The other three significant songs from the album are all ‘about’ something, sure – but ‘Paparazzi’ is the first song where GaGa played with fame (the title of the album, hey!), personality and artistry in a way that felt intellectually and artistically deep. She sings about her love affair with fame like it’s a boy she’s in love with and describes what is essentially an abusive relationship. The best pop songs are always about more than one thing – see also, ‘Like A Prayer’ – and this fun interplay between the obvious meaning and the only-slightly-less-obvious meaning was the first hint that GaGa was going to do more, and be more.
‘Paparazzi’ is the bridge that leads from The Fame into The Fame Monster. It’s the diving board before Lady GaGa leapt into the meat-dress, egg-hibernating pool of weirdness that would define that album/reissue/expansion/whatever, and then Born This Way and Artpop. It’s hard to think it’s ten years since this album, and this song in particular, came out – it still doesn’t really sound like any definable era in pop, let alone anything since then – but it’s also hard to think of another pop star who splashed as big as this, and hasn’t stopped moving since.
The other hint? This VMAs performance:
I’d argue this is by far the most significant live performance of Lady GaGa’s career. It came around the time she was making it huge with both ‘Just Dance’ and ‘Poker Face’; ‘Paparazzi’ was no less catchy than either of those songs but lent itself well to a big live performance. Everything about this performance – the huge set, the complicated Fosse-esque choreography, the stunt queen nature of it – was the sign of a pop star making her mark on the world in the biggest and brashest way she knew how, and every moment of it was calculated as hell. Just listen to the audience literally scream at 3:17, and realise that you’re in the manicured-fake-nail hand of a pop artist who knows what the hell she was doing.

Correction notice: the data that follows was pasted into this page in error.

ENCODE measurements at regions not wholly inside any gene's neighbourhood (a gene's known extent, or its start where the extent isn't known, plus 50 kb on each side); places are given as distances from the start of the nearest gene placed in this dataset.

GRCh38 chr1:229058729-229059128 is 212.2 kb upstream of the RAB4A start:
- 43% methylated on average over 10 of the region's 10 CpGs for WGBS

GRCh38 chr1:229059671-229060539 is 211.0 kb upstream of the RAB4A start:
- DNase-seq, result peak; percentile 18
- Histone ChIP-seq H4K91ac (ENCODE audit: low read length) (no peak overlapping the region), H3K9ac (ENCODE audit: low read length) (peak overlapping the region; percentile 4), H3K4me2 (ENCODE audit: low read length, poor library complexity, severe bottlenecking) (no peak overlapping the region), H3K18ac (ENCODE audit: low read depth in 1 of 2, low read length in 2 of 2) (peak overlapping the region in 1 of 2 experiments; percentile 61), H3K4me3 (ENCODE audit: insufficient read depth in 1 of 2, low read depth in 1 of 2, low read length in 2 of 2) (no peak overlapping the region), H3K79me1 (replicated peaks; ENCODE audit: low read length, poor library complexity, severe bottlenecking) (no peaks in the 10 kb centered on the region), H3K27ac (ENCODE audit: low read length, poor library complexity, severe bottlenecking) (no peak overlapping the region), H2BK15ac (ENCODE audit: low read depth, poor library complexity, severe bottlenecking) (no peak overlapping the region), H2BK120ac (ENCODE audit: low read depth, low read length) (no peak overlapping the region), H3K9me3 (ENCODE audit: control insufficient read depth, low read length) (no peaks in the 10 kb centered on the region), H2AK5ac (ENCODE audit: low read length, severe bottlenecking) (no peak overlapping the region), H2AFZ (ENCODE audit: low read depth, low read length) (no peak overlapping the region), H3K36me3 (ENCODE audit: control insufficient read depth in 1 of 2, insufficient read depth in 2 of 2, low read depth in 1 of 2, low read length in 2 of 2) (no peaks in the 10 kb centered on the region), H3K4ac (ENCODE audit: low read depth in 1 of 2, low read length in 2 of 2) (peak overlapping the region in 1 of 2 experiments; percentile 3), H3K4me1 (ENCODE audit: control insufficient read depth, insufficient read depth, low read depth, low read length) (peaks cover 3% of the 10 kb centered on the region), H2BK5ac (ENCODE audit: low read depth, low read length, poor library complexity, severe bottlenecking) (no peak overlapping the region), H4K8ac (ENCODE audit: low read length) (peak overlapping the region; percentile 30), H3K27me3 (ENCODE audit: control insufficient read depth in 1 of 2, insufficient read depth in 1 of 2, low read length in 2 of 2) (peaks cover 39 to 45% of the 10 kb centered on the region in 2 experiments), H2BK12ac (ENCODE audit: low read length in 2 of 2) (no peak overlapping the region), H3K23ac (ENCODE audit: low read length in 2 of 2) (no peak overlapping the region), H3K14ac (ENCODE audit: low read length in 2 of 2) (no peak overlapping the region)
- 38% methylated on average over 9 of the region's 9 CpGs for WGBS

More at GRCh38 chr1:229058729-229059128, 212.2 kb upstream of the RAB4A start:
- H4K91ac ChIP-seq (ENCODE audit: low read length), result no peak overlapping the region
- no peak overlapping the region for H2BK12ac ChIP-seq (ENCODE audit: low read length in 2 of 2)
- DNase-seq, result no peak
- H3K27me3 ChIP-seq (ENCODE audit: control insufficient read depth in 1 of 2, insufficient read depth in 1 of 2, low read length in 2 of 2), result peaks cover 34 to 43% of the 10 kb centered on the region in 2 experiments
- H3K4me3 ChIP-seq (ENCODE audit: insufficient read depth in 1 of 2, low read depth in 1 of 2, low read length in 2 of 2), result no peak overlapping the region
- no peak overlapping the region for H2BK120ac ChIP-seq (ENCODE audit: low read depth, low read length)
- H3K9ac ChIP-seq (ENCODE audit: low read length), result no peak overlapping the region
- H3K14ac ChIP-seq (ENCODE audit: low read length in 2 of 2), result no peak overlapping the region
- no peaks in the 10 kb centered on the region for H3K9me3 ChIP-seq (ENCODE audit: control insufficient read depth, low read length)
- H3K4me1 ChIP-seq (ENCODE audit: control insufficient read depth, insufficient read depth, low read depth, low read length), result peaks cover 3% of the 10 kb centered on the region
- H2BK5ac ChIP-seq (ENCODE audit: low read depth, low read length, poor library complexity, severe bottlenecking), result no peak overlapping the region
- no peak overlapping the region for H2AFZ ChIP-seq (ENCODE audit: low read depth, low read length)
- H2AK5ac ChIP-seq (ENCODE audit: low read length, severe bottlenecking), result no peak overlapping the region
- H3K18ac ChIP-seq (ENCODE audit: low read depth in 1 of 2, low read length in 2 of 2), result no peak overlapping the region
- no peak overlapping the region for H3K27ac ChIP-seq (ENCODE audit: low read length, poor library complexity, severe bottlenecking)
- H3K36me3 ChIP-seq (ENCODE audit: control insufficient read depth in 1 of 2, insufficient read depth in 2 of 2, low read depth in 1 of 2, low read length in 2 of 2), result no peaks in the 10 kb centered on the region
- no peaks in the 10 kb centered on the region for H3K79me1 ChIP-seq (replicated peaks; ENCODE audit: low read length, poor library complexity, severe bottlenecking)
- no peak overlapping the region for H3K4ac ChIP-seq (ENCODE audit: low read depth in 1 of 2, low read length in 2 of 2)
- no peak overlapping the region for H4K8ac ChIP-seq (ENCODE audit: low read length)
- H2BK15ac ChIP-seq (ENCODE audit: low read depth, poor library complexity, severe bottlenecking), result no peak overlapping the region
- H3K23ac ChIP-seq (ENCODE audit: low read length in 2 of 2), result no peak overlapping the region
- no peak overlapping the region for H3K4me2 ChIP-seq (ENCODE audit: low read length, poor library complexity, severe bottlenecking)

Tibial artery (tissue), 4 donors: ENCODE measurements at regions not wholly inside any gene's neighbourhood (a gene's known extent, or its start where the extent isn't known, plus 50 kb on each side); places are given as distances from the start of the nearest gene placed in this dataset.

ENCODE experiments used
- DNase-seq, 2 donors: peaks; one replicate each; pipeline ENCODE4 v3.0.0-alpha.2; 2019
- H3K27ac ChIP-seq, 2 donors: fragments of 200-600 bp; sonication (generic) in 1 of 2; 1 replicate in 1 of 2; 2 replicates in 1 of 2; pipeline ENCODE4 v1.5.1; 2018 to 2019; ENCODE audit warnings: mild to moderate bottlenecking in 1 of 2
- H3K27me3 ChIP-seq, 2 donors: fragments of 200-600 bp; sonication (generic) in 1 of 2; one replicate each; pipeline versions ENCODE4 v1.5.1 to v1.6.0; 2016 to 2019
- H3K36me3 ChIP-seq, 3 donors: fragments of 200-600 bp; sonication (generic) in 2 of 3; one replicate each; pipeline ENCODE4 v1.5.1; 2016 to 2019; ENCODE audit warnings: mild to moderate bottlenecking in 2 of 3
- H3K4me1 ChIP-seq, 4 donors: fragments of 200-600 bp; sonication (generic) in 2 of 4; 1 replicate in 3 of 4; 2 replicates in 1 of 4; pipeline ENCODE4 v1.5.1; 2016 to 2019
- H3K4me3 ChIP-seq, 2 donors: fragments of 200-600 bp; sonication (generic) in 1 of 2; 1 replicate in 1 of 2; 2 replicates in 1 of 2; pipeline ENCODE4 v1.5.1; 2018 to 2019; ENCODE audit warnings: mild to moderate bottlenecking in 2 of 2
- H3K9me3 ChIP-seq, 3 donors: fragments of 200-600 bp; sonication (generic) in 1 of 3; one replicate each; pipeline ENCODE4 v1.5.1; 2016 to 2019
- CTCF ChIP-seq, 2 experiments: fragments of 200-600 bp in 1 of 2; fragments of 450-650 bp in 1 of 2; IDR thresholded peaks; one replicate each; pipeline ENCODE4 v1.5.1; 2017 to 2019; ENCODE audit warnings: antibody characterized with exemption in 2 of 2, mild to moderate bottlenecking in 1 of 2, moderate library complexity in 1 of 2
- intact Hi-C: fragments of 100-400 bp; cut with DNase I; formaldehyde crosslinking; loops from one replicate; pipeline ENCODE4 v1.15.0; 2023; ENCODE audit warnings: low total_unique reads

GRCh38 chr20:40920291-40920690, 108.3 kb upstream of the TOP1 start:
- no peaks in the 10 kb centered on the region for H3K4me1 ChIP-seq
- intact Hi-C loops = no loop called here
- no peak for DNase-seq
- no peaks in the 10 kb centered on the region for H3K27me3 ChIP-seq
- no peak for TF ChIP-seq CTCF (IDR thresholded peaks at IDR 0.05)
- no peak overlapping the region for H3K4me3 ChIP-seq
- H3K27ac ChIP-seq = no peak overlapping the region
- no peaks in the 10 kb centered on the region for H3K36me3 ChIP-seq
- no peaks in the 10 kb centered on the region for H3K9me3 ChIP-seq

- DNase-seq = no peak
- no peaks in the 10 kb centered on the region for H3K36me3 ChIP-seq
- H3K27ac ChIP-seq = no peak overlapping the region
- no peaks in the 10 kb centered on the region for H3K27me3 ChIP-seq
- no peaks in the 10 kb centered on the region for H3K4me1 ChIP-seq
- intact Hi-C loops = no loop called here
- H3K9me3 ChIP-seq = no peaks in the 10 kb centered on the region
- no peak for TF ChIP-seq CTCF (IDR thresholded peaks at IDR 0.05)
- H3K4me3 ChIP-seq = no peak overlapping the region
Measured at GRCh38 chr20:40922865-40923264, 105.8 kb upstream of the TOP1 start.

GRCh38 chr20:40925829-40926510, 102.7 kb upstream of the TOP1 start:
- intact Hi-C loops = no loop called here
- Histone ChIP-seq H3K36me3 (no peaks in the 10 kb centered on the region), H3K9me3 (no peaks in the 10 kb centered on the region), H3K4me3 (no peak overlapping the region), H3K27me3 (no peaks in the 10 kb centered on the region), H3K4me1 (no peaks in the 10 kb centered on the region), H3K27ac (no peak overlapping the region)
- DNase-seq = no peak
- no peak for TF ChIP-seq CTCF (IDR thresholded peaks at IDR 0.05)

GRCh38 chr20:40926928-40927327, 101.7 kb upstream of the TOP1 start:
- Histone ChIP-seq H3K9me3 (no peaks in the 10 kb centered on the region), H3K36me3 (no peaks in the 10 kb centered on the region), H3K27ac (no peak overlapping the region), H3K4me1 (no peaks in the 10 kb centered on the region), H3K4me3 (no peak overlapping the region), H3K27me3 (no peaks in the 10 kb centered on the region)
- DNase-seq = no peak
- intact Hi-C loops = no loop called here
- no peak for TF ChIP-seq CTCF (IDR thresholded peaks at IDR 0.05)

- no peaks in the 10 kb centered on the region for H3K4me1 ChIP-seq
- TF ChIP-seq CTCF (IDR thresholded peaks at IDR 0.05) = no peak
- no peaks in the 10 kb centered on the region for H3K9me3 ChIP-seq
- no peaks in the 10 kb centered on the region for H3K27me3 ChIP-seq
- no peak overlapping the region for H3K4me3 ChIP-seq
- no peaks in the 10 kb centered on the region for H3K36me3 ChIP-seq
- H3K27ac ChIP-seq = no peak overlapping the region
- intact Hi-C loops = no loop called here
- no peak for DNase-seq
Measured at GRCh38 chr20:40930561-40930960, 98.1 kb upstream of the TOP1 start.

There were snatches of this GaGa in her music videos throughout this era; all her videos had a visual inventiveness and audacity that suggests a thematic through-line that isn’t present in a lot of the forgottens from 2009. But this was the first time we got a sense that this was a Significant Pop Artist doing Significant Things.
The Fame isn’t a significant album, but it’s a significant diving board. To compare her to Madonna, as one inevitably and reductively must when it comes to these articles, it’s her Madonna, and ‘Paparazzi’ was her ‘Holiday’.
The Bulletin is The Spinoff’s acclaimed, free daily curated digest of all the most important stories from around New Zealand delivered directly to your inbox each morning.